John McCain, who loves switching personalities, is trying to reclaim his bipartisan Maverick hero image in the media again, now that he's secured another Senate term. And he'll get it. He always does! It's just too easy for him.
Last we heard about John McCain, he was singlehandedly delaying the "Don't Ask Don't Tell" repeal by either making things up or insulting military leaders. It was an appropriate way to finish his Senate role as the 111th Congress' most prominent Useless Grump.
But that was then, more than one month ago. He wants to go to media parties again, and some minor personality changes are in order. It won't take much effort — no matter how definitively the elite pundit class swore him off following his "Don't Ask, Don't Tell" behavior. Because he's due for another upswing in the soap opera media narrative that is his life. It's already begun, in fact. Time published a piece today titled, "After Marching Rightward, the Maverick McCain May Be Back." The rest will just run its course from here:
Barack Obama and John McCain have seen and spoken more to each other in the last two weeks than in the last four years. The two connected at the memorial in Tucson about the Gabrielle Giffords shooting, but also about common legislative ground moving forward. McCain sat in one of the front rows at the State of the Union and he even made a rare White House appearance the day before at an event for military families. And they've had two follow-up conversations on legislation, including one in person happening Wednesday at the White House.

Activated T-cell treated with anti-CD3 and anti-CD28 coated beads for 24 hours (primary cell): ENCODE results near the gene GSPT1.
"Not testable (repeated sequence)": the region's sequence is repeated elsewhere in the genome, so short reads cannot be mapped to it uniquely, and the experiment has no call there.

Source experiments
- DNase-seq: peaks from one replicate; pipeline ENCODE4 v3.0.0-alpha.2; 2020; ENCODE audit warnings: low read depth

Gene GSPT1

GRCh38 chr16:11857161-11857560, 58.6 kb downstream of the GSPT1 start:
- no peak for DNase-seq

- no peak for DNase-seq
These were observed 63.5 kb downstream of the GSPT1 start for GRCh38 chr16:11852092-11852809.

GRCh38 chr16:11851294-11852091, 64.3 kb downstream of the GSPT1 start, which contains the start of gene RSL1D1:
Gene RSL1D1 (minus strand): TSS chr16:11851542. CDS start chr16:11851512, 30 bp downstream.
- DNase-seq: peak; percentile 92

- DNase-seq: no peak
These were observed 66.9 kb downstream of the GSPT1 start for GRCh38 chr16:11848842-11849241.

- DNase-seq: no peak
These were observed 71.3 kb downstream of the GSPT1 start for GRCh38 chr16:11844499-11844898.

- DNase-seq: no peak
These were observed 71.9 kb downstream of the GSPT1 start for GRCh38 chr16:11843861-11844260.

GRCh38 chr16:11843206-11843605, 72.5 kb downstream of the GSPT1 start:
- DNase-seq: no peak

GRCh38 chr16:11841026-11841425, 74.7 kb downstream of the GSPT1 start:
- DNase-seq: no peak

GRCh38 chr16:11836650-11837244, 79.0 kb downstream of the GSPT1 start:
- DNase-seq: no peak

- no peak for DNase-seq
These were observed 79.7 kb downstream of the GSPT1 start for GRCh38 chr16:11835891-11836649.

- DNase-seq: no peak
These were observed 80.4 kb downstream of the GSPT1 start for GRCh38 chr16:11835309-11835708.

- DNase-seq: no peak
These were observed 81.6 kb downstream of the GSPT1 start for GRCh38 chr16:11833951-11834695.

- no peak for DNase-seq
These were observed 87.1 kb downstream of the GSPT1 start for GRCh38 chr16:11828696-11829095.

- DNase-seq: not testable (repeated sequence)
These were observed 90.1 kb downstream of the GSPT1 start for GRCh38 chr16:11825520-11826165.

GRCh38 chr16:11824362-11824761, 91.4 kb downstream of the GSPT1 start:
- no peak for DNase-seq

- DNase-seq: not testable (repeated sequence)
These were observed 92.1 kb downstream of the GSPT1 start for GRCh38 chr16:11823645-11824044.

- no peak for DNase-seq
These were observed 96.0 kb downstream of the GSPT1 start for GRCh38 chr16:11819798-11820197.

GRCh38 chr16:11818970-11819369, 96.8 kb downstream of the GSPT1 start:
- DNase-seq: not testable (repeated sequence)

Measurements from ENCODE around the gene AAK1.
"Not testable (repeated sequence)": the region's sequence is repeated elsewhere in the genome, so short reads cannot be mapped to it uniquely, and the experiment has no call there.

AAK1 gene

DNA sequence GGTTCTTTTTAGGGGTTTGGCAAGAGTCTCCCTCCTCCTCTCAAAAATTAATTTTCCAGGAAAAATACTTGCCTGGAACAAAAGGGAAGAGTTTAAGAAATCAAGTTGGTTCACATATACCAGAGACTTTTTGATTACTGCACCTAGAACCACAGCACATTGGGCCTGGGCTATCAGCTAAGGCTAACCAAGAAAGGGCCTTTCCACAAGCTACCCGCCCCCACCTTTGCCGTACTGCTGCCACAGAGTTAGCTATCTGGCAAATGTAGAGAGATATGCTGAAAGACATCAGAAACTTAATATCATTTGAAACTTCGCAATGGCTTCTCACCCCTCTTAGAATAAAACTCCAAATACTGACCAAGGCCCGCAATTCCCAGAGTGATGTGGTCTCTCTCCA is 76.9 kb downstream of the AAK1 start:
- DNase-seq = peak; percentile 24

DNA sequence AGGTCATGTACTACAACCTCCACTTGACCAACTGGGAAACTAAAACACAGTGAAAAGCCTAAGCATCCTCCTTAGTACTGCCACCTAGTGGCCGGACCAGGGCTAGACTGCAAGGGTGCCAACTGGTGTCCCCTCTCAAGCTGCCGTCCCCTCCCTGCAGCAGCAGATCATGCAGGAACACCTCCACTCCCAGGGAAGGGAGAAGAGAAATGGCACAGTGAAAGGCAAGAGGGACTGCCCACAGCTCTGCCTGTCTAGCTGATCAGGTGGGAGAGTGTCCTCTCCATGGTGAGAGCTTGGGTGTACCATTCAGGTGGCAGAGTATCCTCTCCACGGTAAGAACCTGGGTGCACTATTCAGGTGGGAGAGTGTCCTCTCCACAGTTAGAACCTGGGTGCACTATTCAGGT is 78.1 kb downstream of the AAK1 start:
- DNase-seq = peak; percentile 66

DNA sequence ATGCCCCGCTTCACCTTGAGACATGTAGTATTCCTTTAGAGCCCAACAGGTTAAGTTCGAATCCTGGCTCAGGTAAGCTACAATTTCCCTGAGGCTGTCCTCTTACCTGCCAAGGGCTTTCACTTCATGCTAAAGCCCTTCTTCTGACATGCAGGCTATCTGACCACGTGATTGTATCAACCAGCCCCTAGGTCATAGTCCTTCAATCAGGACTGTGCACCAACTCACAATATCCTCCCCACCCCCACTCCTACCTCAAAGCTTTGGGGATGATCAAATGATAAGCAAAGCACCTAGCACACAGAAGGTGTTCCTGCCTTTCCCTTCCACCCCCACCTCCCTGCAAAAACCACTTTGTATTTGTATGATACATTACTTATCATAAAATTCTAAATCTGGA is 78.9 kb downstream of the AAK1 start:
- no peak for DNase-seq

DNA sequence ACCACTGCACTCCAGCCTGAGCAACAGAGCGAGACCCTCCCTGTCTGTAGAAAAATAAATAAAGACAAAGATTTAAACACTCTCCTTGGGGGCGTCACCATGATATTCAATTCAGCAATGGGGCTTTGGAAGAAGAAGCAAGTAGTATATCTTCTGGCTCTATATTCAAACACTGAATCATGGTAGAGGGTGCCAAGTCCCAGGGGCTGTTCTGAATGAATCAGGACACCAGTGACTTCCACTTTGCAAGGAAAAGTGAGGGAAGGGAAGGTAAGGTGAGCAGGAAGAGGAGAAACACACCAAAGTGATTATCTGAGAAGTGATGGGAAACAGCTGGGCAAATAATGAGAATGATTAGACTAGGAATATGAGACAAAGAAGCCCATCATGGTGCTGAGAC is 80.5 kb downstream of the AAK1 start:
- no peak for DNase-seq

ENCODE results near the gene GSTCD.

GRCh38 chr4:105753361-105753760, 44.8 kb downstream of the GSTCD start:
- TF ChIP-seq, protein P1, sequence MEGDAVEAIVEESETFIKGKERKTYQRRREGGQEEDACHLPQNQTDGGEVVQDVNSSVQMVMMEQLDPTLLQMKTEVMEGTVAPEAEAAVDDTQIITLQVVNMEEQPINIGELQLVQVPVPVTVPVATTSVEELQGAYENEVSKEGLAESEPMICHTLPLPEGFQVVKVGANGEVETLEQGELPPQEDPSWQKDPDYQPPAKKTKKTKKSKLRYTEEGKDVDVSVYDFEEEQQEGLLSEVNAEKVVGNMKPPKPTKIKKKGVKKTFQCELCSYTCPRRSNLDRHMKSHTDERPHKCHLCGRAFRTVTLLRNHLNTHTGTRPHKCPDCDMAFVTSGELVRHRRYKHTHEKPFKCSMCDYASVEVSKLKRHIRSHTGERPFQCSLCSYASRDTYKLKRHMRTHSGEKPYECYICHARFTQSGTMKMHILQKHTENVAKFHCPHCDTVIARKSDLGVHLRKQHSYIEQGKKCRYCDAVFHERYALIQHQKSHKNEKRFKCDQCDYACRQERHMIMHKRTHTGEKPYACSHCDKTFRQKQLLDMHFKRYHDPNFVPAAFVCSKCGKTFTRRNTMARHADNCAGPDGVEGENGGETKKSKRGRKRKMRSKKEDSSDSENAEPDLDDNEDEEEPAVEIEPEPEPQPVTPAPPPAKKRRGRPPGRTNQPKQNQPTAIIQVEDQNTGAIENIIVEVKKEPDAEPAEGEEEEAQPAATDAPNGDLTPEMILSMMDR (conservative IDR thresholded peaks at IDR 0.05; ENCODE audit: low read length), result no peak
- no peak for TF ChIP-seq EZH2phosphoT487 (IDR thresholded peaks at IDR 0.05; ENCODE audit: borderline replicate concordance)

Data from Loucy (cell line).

Friends and colleagues say they have noticed a marked change in McCain...
In the ten or twenty lengthy magazine stories last year about how McCain had "lost his way" or what have you, friends and colleagues said they had noticed a marked change in McCain then, too, but in the opposite direction. This is how you get on Sunday morning talk shows every week even when you're not involved in any of the relevant issues, folks: Always be markedly changing, on the move either up or down the slopes of a permanent and marketable narrative. Use "McCain has lost his last shred of integrity" during the off-season and "the Mac is back" when play resumes.
So, is the redoubtable maverick back? One longtime McCain watcher thinks so. "It appears Mac is back on track to be a player of significance and importance on the center stage of American politics," notes his old friend and adviser Mark McKinnon of the 74-year-old Arizona senator. "The Lion in winter is starting to roar."
We'd say "SLOW DOWN!" but there's really no use. These McCain stock phrases are more entrenched in Washington culture than any special interest will ever be.
[Image via AP]